EXPERIENCED CRIMINAL ATTORNEYS FOR DUPAGE COUNTY, KANE COUNTY, AND COOK COUNTY
Charges based on the ground of resisting arrest are unlike any other in Illinois. When it comes down to it, it often turns into your word against the police officer’s, and a court is often much more inclined to trust the officer’s account. The nature of such an offense can be complicated, heightening your need for a DuPage County criminal defense attorney.
Our firm has had an active role in more than 10,000 cases and is honored to defend our clients. At Martin & Kent, L.L.C., we are committed to protecting the rights of people who have been accused of resisting arrest and do everything we can to resolve each case we take as favorably as possible. To schedule a free consultation with a DuPage County criminal defense lawyer, call us today at (630) 474-8000.
HOW DOES THE STATE CLASSIFY RESISTING ARREST?
Any act of affirmative violence against law enforcement during an arrest is considered resisting arrest. However, the criteria encompasses much more than that.
An individual might face charges if they:
- Refuse to put their hands behind their back
- Flee from the arresting officer
- Aggressively pull away in the midst of the arrest
- Make any movements or actions against officer’s orders
As evidenced by the above criteria, an act of resisting arrest must be physical. Any verbal act is not grounds for being charged with this offense. It is also important to note that this offense is still illegal even if they arrest being made is unlawful.
If convicted, you could be charged with a Class A misdemeanor or a Class C felony. The latter conviction can require up to one year in jail and up to $2,500 in fines. For a felony conviction, you may face up to three years in jail and fines of up to $25,000.
Resisting arrest charges are unique in that there is no alternative sentencing offered. This means that if you are found guilty, the minimum sentence is a conviction, your record is permanent, and expungement is not an option. There is nothing more important than finding an experienced attorney who will fight to secure the outcome you need.
A Resisting Arrest Conviction Can Result in Serious Collateral Consequences
While a misdemeanor resisting arrest charge has the potential to result in one year in jail, in most cases, prosecutors do not pursue the maximum penalty. As a result, many defendants who have been accused of resisting arrest feel like a relatively small fine, and perhaps a weekend in jail, is “no big deal.” They choose to represent themselves rather than retain an attorney to represent them. This is invariably a bad idea, as you should do everything you can to avoid a conviction on your record.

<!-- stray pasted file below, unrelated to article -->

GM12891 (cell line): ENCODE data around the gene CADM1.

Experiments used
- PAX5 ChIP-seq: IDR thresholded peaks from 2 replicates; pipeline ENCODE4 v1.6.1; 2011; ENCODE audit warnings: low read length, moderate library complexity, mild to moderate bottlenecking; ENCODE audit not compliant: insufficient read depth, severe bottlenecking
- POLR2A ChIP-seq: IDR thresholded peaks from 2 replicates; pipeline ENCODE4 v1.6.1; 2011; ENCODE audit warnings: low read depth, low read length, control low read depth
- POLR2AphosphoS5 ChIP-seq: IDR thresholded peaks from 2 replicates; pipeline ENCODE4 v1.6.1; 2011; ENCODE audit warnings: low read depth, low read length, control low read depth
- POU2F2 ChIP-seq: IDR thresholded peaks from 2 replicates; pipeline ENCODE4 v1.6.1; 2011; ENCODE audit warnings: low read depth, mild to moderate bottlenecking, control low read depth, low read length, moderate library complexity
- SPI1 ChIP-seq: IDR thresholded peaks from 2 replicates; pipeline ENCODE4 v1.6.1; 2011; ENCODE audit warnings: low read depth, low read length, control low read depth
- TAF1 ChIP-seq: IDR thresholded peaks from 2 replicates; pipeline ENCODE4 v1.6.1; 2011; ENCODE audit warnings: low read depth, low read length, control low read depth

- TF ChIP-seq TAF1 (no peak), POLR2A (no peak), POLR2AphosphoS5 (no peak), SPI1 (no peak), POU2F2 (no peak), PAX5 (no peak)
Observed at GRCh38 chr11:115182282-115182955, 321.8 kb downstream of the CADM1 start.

It is important to understand that the consequences of a conviction can go far beyond any penalties imposed by the judge!
A conviction can result in significant collateral consequences, which could have a negative impact on your life long after your court-imposed sentence has come to a conclusion. Some of the potential collateral consequences of a conviction for resisting arrest in Illinois include the following:
- Educational consequences—Many schools have student codes of conduct that prohibit students from engaging in any sort of illegal activity. A conviction for resisting arrest, therefore, could result in your current school imposing certain sanctions, including probation, revocation of a scholarship or financial aid package, suspension, or even dismissal from your program. Additionally, many colleges and universities inquire about an applicant’s criminal history and use it as a factor when making admission determinations. As such, a resisting arrest conviction could have an impact on your future educational opportunities—which in turn could profoundly impact your entire future.
- Job loss—Because Illinois is an at-will employment state, employers can fire employees for any reason (except for certain reasons that are prohibited by law). As a result, if you are even accused of resisting arrest, your employer may very well terminate your employment relationship. If you have an attorney advocating on your behalf, however, it may be sufficient for your employer to give you another chance.
- Difficulty getting a job in the future—According to a survey conducted by the National Association of Professional Background Screeners (NAPBS), 97 percent of employers conduct a County/Statewide criminal background check on some of their job candidates. If your background check returns a conviction for resisting arrest, it will likely raise questions in the employer’s mind about your desirability as an employee and may make it much more difficult for you to get a job.
- Damage to your reputation in the community—A criminal conviction is a matter of public record in Illinois. This means that anyone with enough interest in your background and an internet connection could likely find out about your criminal conviction in a matter of minutes—and this type of information tends to spread quickly. For this reason, a conviction could significantly affect your reputation within your community and may make people less likely to associate with you socially or professionally.
Martin & Kent, L.L.C., consists of talented criminal defense attorneys who may be able to protect you from all of that. Contact our office today to find out more at (630) 474-8000!
RELATED PRACTICE TOPIC
A Wheaton client who was arrested for domestic battery got her case dismissed for lack of prosecution. The arrest expungement was immediately filed by M&K lawyers.Case Results